Current market forces are driving the health care industry in new directions.
The managed care industry is currently undergoing a market shakeout, as manifested by consolidation, increased competition, and lower profits.
Medicare is fighting to remain solvent by lowering fees paid to providers, driving patients into managed care plans, and cracking down on billing irregularities.
For providers, the combined effect of these trends is lower fees, increased risk-sharing, and increased overhead.
Plastic surgeons face new demands in this environment.
They must increase their efficiency and form new alliances with other providers.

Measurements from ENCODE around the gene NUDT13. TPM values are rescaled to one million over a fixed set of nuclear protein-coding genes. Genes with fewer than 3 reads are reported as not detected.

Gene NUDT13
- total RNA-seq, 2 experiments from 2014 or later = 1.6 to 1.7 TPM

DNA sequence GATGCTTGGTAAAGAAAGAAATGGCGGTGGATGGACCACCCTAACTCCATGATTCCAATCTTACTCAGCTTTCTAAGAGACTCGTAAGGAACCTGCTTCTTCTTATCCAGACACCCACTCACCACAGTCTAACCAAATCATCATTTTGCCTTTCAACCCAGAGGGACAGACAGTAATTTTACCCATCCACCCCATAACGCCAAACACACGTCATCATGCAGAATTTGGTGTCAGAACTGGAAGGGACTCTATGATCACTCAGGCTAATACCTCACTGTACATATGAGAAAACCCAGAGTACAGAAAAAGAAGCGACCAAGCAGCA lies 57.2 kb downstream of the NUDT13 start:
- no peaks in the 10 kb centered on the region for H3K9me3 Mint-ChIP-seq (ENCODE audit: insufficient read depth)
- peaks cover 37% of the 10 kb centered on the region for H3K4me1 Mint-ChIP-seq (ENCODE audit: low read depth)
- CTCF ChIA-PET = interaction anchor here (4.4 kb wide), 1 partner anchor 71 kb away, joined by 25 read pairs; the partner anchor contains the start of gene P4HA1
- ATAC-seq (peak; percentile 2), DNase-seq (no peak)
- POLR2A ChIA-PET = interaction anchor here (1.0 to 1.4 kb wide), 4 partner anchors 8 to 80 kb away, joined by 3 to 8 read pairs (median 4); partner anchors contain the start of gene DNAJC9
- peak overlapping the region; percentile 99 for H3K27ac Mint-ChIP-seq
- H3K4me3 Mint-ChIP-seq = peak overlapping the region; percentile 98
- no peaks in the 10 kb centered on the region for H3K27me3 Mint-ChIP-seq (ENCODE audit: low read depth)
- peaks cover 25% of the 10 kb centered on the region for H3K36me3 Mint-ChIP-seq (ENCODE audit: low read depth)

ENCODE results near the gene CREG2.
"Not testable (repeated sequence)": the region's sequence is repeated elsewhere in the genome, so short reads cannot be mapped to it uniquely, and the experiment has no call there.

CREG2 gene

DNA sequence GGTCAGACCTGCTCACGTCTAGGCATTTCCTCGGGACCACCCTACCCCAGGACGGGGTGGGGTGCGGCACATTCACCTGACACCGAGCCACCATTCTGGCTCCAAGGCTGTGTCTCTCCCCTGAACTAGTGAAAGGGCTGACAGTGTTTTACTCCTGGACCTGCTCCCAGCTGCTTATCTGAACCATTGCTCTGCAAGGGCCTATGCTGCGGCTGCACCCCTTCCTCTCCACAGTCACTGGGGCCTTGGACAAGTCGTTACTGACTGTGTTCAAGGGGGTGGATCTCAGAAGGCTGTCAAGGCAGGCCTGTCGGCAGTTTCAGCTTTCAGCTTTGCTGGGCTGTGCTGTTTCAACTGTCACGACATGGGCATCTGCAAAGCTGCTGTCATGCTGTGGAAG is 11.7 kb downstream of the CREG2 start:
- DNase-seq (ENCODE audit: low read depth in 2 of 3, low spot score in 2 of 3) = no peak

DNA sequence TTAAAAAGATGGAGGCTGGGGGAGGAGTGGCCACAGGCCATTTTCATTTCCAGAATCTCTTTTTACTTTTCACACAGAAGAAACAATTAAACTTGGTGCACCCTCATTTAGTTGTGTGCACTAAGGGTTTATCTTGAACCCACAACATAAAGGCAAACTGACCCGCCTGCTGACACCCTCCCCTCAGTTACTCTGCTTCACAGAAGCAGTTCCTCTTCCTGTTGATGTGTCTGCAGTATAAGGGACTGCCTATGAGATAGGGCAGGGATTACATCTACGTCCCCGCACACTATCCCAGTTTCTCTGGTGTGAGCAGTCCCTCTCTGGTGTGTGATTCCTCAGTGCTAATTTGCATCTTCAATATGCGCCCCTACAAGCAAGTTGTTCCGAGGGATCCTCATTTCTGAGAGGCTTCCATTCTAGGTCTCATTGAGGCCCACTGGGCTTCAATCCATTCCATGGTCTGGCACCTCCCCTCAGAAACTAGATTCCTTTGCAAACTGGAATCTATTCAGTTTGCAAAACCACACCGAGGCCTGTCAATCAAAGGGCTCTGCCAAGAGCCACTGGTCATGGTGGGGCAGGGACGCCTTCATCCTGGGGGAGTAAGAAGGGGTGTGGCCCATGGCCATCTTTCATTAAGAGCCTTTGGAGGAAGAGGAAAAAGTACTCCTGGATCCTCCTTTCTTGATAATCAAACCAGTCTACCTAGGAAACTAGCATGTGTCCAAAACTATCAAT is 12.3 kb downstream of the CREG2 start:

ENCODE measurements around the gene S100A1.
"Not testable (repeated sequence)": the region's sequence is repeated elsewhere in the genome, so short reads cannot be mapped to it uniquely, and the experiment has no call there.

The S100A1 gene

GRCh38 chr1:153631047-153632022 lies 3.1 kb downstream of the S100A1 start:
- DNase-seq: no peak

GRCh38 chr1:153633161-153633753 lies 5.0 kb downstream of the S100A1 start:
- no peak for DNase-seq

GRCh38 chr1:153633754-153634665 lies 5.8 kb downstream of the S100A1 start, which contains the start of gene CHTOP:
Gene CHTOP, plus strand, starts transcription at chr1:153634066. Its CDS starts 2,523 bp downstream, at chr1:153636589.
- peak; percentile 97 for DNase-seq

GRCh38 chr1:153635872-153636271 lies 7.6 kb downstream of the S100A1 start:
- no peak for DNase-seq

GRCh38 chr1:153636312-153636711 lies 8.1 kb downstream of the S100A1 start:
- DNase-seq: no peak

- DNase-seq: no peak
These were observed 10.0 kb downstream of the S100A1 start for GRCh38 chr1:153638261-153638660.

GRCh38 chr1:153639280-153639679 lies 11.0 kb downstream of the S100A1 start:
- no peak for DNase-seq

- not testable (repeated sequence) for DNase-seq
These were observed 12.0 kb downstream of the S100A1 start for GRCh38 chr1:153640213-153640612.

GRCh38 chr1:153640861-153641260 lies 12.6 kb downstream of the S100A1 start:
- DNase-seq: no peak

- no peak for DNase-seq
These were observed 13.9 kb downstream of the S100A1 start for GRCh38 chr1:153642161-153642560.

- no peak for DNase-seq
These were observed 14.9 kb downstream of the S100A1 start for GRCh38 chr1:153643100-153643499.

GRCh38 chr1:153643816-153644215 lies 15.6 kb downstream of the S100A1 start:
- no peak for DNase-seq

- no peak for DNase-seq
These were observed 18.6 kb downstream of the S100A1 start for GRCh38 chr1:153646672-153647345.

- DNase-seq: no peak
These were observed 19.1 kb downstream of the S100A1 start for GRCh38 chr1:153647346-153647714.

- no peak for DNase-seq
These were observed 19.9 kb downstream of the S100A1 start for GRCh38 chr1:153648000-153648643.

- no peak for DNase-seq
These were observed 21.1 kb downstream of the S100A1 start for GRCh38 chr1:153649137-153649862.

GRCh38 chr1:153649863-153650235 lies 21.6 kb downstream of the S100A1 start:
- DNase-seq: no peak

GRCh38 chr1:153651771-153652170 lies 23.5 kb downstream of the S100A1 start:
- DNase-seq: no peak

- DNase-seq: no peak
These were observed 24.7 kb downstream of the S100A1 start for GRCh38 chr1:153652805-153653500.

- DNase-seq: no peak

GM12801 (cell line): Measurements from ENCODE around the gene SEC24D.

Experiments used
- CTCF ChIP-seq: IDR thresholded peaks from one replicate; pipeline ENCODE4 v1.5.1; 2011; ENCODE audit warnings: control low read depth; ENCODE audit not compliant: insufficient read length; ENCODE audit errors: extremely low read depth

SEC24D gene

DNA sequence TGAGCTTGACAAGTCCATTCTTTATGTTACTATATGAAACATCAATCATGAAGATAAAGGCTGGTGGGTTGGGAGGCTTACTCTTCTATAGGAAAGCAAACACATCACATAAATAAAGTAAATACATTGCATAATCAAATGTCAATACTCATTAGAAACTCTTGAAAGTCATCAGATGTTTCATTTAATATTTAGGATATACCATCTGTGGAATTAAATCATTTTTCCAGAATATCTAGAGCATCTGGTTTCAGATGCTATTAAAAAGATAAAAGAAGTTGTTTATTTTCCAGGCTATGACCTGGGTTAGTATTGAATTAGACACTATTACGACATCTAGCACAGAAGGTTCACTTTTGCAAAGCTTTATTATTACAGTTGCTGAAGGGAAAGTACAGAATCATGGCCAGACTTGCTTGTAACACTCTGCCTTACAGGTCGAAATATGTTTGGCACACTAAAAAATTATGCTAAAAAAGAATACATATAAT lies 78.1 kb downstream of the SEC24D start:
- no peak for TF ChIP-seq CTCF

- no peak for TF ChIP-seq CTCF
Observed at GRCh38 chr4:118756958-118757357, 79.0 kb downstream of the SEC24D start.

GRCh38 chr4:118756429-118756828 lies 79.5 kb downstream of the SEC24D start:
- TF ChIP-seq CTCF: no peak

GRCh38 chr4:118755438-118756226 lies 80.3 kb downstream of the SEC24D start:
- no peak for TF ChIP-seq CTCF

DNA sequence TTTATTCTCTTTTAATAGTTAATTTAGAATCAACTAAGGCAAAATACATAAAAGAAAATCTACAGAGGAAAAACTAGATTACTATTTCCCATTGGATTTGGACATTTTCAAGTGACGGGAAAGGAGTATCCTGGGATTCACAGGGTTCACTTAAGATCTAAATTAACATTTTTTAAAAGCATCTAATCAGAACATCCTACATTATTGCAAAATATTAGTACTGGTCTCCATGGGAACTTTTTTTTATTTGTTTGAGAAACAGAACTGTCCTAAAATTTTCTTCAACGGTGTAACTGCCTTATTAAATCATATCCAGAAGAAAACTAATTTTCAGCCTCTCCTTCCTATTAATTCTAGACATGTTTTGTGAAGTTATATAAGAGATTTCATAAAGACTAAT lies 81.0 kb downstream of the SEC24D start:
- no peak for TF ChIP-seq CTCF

These alliances allow plastic surgeons to maintain a steady stream of patients, to manage risk, to negotiate more lucrative contracts with managed care organizations, and to increase efficiency.
To achieve these alliances, plastic surgeons must alter the organizational structure of their practices.
Several corporate practice models are becoming more prevalent ; these include large group practices, physician practice management companies, and integrated delivery systems.
Each structure has advantages for plastic surgeons, but each also requires plastic surgeons to trade varying degrees of financial and professional autonomy for market strength.
Mots-clés Pascal : Soin santé primaire, Industrie, Politique, Chirurgie plastique, Changement organisationnel, Traitement, Homme
Mots-clés Pascal anglais : Primary health care, Industry, Policy, Plastic surgery, Organizational change, Treatment, Human
Notice produite par :
Inist-CNRS - Institut de l'Information Scientifique et Technique
Cote : 98-0418981
Code Inist : 002B30A01B. Création : 25/01/1999.